In this guide, I will help you understand everything you need to start holding XRP.

I have also shared some of the best XRP wallets in the market that are safe, secure, and trusted by other cryptocurrency enthusiasts like you.

Let’s start with where can you get XRP…

Where can you buy XRP?

There are many places from where you can get XRP.

The best way is to buy Bitcoin & exchange them for Ripple.

Changelly & ShapeShift are two popular websites to exchange BTC (or other...
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Ripple logo

Ripple (XRP) is a peer-to-peer powered cryptocurrency designed to work seamlessly with the Internet to allow a fast, direct and secure way to send payments on the web.

History

Ripple was first implemented in 2004 by Ryan Fugger, a Web developer in Vancouver, B.C., Canada. In 2005, Fugger began to build Ripplepay as a financial service to provide secure payment options to members of an online community via a global network.

This led to the development of a new Ripple system in 2011 by Jed McCaleb. It was designed to eliminate Bitcoin's reliance on centralized exchanges, use less electricity than Bitcoin, and perform transactions much more quickly than Bitcoin.

Concept

In Ripple, users make payments between themselves by using cryptographically signed transactions denominated in arbitrary real-world assets (dollars, gold, airmiles etc). To this end, Ripple keeps a ledger which records debts between users that trust each other....

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Ripple, an open source, peer-to-peer payment network is on it’s way to dominate the world of crypto currency. Ripple or “ XRP ” claims to have an advantage over bitcoin with having a decentralized network which has the twin benefits of not having to wait for confirmations and there being no central point of failure, which should provide stability.

Note : If you’re looking to buy Ripple for trading purposes only check out our previous post regarding plus500.

OpenCoin, parent company behind ripple: has determined that the coins will be in total 100 billion. All ripples have already been generated and will be distributed later. The Bitcoin, however, have a fixed limit of 21 million units will be created gradually until 2140 to get it. In order to purchase ripple, first of all you need a ripple address, if you don’t have your ripple wallet then follow our previous guide to setup ripple wallet and address.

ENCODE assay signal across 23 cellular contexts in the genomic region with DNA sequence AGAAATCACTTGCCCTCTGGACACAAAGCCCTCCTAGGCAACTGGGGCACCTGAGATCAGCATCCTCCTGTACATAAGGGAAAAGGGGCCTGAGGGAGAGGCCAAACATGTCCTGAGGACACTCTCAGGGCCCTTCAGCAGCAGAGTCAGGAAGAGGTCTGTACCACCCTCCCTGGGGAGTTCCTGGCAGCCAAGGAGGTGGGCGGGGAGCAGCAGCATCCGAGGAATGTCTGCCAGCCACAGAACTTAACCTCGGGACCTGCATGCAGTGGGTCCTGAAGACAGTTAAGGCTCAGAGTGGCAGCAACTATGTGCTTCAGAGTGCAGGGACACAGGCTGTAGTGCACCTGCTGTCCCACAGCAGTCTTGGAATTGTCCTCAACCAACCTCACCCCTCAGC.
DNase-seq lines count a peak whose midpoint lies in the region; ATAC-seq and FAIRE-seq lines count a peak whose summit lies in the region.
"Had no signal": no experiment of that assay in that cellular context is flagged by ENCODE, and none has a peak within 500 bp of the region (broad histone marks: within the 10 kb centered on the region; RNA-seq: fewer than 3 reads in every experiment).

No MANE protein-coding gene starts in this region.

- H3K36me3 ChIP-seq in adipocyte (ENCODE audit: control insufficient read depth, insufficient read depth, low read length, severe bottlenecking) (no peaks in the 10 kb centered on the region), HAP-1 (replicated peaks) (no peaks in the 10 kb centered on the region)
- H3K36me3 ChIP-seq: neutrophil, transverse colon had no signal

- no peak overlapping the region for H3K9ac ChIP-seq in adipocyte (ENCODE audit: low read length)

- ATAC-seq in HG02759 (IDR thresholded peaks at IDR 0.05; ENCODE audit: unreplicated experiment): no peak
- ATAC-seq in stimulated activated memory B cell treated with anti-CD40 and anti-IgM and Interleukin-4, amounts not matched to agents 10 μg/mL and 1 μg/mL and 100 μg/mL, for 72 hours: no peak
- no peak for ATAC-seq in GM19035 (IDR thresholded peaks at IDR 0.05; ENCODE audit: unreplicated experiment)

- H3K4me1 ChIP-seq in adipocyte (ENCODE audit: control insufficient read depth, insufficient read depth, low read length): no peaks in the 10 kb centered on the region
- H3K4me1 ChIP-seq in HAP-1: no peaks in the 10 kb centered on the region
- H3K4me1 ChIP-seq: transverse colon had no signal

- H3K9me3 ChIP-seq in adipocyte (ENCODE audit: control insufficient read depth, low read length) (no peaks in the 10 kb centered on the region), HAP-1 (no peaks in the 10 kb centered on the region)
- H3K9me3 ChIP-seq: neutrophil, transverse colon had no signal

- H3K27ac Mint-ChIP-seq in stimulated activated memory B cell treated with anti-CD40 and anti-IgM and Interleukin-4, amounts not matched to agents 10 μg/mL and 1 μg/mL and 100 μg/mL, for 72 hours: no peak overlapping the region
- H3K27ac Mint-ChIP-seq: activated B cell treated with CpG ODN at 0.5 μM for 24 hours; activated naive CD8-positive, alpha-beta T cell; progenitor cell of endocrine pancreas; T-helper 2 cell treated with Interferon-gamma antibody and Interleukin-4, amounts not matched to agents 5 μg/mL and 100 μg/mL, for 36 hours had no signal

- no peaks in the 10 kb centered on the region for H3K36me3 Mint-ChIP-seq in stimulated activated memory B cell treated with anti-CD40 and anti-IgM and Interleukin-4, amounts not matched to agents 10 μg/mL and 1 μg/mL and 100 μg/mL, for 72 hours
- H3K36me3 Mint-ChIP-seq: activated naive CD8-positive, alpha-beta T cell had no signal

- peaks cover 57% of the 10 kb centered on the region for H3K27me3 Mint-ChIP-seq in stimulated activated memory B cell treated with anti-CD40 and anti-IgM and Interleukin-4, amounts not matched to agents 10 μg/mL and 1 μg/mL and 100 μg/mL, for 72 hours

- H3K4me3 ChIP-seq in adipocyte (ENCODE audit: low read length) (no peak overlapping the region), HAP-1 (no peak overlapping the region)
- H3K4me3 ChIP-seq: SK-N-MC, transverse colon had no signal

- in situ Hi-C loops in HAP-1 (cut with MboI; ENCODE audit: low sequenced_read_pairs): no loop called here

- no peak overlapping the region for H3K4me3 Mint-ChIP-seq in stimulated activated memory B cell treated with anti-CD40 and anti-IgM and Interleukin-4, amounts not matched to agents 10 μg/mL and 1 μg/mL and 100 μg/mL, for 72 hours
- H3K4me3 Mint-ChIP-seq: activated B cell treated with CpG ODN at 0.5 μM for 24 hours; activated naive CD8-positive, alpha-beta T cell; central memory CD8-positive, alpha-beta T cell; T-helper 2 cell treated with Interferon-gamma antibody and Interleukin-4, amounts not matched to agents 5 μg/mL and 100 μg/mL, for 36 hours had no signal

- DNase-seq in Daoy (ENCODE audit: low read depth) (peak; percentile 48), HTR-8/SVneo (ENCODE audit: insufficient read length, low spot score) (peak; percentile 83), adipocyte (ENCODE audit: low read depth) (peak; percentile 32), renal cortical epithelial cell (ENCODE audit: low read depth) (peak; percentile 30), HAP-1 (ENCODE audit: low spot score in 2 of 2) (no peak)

Note : You must have 50 XRP in your ripple wallet to...

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As some of you might know, I really like the idea behind the Ripple system. Creating a settlement layer based on trust and IOUs, being able to issue any asset easily, working quite well as a middleware layer, incentivising specialisation, creating a singularity of money, all of that is great. The system is not without its flaws however - centralisation of validators is an issue, and so is the token distribution. While both are interesting topics, with the recent meteoric rise in XRP price, I think it's worth focusing on that part of the discussion.

Basics of Ripple and XRPs

Ripple is a Crypto 2.0 system launched in late 2012. It is based on a protocol predating Bitcoin by a few years, known as Ripplepay. As any good Crypto 2.0 network, Ripple allows its users to issue and transact in any currency. It also supports its own native currency - ripples, or XRPs.

XRPs have a few key uses on the Ripple network. They are used to pay transaction fees, and are required...

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‘P4man’ is an active bitcoin miner and investor with an academic background in economy and IT. He has been a member of the online discussion forum Bitcoin Talk since September, 2011.

In this opinion piece, P4man looks at the cryptocurrency market to see if there is a credible investment alternative to bitcoin, focusing this time on XRP, the native token for blockchain startup Ripple’s consensus protocol.

I have to admit, I’ve dreaded writing this part of my series.

Among investors, Ripple is one the most divisive cryptocurrencies around – it’s either loved or despised, both with equal passion. Even more than ethereum, I believe, it’s misunderstood because it’s so different from bitcoin.

But, being number three in market cap (actually number two, but more on that later), I can’t really avoid writing about it.

Early confusion

Ripple dates back to 2012. I remember when it was launched, as I was one of the beneficiaries of what I believe was...

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Executive Summary

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This document is intended for people who would like to get an idea on what Ripple and XRP is about. I tried to use as many sources as possible. Thoughts & feedback appreciated.

Unless you are a Bitcoin enthusiast, this potential trade idea might not sound incredibly intuativeto you. Putting your Dollars into a string of 1's and 0's might even feel like a capital marketssuicide squad. But the market for

cryptocurrencies

has been constantly growing in the past fewyears

1)

, though most people believe that it's still in its early days with the vast majority of growthto come with (mainstream) adoption. Indeed, it's still very inconvenient to buy (and store) digitalassets. I've researched a lot (currently ~870